While the ASA brief is misleading on the nature and state of the evidence, there is one assertion they make about the Regnerus research which is flatly false — so plainly inaccurate, in fact, that it makes one question whether the authors of the brief have even looked at the scholarly articles they are critiquing.
The false statements are these:
The study [cited as Regnerus 2012a] stripped away all divorced, single, and stepparent families from the different-sex parent group, leaving only stable, married, different-sex parent families as the comparison. (ASA Brief, p. 23)
Regnerus 2012b [a follow-up report with more detailed analysis of the data] continues to ignore stability as the primary factor in child outcomes. (ASA Brief, p. 26)
In reality, Regnerus 2012a included comparisons for eight different family structures. In addition to what Regnerus calls the “intact, biological family” or “IBF” (the “stable, married, different-sex parent families” referred to by the ASA) and two involving homosexual parents (“lesbian mother” or “LM” and “gay father” or “GF”), his comparison included five other family structures with heterosexual parents which might be considered “unstable,” including divorced, stepfamily, single-parent, and adoptive households. Even compared with these “unstable” households, the households headed by homosexual parents did not fare well. For example, Regnerus notes:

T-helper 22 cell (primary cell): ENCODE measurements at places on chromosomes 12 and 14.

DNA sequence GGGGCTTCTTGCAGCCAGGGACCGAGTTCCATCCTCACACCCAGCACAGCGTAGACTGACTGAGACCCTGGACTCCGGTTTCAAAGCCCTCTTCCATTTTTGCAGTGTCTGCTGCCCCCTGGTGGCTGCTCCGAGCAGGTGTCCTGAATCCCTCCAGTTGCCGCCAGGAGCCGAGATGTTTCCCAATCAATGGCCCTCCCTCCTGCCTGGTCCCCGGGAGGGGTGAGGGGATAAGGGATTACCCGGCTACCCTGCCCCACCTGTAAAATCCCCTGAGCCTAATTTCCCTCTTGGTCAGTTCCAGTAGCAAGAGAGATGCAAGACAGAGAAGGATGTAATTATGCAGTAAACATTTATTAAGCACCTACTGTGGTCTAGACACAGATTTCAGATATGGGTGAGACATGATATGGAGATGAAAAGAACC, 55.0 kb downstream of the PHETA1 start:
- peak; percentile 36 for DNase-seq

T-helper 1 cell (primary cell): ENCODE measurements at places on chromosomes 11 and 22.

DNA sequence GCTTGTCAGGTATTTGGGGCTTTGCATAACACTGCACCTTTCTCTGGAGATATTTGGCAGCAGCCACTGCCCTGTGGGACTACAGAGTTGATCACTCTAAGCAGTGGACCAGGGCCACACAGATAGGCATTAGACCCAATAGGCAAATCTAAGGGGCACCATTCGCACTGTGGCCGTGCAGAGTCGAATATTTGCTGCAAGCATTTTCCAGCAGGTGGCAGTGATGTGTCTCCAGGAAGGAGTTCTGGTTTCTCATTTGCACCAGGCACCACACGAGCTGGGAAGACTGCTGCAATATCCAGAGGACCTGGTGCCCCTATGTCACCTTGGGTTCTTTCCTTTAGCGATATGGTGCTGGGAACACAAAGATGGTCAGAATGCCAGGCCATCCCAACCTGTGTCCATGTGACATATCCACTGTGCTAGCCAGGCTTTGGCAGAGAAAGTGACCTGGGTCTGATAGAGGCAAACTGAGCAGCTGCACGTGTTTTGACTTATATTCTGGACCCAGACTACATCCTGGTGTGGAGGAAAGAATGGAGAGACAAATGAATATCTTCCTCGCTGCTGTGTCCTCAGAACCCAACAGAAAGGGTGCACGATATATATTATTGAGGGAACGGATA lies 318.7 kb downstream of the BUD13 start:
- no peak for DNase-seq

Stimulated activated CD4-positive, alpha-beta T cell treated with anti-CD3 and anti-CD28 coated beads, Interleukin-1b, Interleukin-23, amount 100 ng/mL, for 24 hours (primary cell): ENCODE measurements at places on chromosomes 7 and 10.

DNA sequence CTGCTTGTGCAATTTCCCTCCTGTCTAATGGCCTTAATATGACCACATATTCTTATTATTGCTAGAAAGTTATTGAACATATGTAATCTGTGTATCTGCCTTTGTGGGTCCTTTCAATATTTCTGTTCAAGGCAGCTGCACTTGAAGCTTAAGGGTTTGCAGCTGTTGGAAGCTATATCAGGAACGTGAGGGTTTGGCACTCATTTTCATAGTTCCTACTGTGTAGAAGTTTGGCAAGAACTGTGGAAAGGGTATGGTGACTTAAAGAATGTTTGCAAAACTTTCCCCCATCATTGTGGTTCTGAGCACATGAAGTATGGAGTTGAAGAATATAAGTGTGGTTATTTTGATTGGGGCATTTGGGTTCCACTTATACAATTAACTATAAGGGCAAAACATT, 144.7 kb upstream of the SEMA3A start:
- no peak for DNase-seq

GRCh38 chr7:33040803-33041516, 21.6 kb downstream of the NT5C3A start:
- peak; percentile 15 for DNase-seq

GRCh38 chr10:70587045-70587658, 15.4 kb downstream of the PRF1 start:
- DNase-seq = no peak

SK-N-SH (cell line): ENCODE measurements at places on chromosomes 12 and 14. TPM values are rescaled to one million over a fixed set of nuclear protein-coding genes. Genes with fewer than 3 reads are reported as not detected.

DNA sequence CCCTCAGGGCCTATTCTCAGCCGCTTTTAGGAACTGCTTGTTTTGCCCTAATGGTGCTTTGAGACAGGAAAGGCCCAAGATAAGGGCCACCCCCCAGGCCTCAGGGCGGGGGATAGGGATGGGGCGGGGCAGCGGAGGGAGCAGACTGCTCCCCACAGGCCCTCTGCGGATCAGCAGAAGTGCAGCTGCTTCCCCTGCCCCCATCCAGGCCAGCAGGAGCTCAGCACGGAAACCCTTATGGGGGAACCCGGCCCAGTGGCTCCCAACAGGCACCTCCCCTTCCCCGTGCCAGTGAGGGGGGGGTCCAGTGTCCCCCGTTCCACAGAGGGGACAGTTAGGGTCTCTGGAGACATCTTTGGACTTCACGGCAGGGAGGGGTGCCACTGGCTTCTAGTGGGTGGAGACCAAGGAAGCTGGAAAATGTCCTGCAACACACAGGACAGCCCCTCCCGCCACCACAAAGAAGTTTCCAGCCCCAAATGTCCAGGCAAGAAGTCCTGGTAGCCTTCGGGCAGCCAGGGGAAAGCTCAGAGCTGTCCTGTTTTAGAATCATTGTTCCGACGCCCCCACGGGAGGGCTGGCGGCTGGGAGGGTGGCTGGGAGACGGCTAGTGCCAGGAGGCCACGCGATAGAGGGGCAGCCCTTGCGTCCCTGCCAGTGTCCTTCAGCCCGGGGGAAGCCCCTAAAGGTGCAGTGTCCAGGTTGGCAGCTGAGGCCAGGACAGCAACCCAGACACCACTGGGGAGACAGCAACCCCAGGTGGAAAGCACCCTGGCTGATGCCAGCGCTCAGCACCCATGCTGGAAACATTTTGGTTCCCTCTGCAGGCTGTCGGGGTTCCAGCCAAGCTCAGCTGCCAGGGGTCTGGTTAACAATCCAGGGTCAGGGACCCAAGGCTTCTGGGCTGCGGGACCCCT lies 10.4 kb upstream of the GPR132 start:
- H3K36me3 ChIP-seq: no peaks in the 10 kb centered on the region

Of the 239 possible between-group differences here — not counting those differences with Group 1 (IBFs) already described earlier — the young-adult children of lesbian mothers display 57 … that are [statistically] significant … and 44 … that are significant after controls …. The majority of those differences are in suboptimal directions, meaning that LMs display worse outcomes [emphasis added]. (Regnerus 2012a, p. 764)
In his follow-up article (“Regnerus 2012b”), Regnerus broke down the data on households in more detail, listing fifteen different household structures. To make the meaning of the homosexual parent categories more clear, he described them as “fathers who had a gay relationship” or “FGR” and “mothers who had a lesbian relationship” or “MLR.” In response to criticism that he did not distinguish between children who had lived in the same household with a homosexual parent and that parent’s partner from those who did not, the latter category was broken down to “MLR + partner” and “MLR no partner.” (Only two subjects, however, had lived with a homosexual parent and one partner for the entire duration of their childhood from birth to age 18 — as Regnerus clearly noted.)